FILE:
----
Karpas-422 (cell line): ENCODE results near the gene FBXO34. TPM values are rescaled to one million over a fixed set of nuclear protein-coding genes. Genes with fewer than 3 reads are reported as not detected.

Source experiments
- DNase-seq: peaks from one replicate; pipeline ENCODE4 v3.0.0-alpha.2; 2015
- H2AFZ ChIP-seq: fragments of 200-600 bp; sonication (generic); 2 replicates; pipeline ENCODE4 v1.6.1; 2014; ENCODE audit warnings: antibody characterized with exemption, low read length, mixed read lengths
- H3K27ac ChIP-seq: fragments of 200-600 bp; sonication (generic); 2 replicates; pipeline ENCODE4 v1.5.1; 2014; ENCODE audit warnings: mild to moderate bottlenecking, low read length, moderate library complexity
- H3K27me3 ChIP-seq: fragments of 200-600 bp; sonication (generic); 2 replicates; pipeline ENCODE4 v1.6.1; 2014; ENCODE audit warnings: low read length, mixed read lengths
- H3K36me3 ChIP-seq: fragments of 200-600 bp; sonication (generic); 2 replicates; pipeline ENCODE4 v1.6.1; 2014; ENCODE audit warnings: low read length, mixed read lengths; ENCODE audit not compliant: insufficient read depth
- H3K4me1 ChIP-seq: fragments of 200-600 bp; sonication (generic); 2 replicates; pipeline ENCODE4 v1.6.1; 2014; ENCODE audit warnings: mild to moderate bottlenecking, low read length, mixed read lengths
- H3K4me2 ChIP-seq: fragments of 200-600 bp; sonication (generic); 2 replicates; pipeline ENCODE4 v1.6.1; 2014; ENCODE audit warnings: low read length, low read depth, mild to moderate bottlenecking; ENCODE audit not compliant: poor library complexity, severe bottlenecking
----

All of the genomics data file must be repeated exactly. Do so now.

Karpas-422 (cell line): ENCODE results near the gene FBXO34. TPM values are rescaled to one million over a fixed set of nuclear protein-coding genes. Genes with fewer than 3 reads are reported as not detected.

Source experiments
- DNase-seq: peaks from one replicate; pipeline ENCODE4 v3.0.0-alpha.2; 2015
- H2AFZ ChIP-seq: fragments of 200-600 bp; sonication (generic); 2 replicates; pipeline ENCODE4 v1.6.1; 2014; ENCODE audit warnings: antibody characterized with exemption, low read length, mixed read lengths
- H3K27ac ChIP-seq: fragments of 200-600 bp; sonication (generic); 2 replicates; pipeline ENCODE4 v1.5.1; 2014; ENCODE audit warnings: mild to moderate bottlenecking, low read length, moderate library complexity
- H3K27me3 ChIP-seq: fragments of 200-600 bp; sonication (generic); 2 replicates; pipeline ENCODE4 v1.6.1; 2014; ENCODE audit warnings: low read length, mixed read lengths
- H3K36me3 ChIP-seq: fragments of 200-600 bp; sonication (generic); 2 replicates; pipeline ENCODE4 v1.6.1; 2014; ENCODE audit warnings: low read length, mixed read lengths; ENCODE audit not compliant: insufficient read depth
- H3K4me1 ChIP-seq: fragments of 200-600 bp; sonication (generic); 2 replicates; pipeline ENCODE4 v1.6.1; 2014; ENCODE audit warnings: mild to moderate bottlenecking, low read length, mixed read lengths
- H3K4me2 ChIP-seq: fragments of 200-600 bp; sonication (generic); 2 replicates; pipeline ENCODE4 v1.6.1; 2014; ENCODE audit warnings: low read length, low read depth, mild to moderate bottlenecking; ENCODE audit not compliant: poor library complexity, severe bottlenecking